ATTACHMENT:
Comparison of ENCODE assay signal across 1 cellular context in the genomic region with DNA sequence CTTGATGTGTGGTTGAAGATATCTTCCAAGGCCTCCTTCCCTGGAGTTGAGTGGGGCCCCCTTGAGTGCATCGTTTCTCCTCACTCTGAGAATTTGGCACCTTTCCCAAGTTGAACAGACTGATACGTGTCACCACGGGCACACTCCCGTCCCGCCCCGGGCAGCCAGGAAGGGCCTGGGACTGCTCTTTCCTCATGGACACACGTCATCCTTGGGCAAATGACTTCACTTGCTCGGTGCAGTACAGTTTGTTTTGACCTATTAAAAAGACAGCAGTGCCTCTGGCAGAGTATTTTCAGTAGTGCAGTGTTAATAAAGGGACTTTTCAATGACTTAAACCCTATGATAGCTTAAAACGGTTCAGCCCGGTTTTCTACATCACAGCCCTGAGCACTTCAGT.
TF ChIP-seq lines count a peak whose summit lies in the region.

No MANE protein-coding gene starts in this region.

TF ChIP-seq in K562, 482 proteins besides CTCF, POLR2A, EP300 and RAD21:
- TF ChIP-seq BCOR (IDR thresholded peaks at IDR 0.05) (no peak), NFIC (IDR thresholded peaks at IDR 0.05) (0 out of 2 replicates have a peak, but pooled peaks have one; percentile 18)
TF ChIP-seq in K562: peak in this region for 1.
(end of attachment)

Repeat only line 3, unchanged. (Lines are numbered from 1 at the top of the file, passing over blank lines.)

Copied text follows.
No MANE protein-coding gene starts in this region.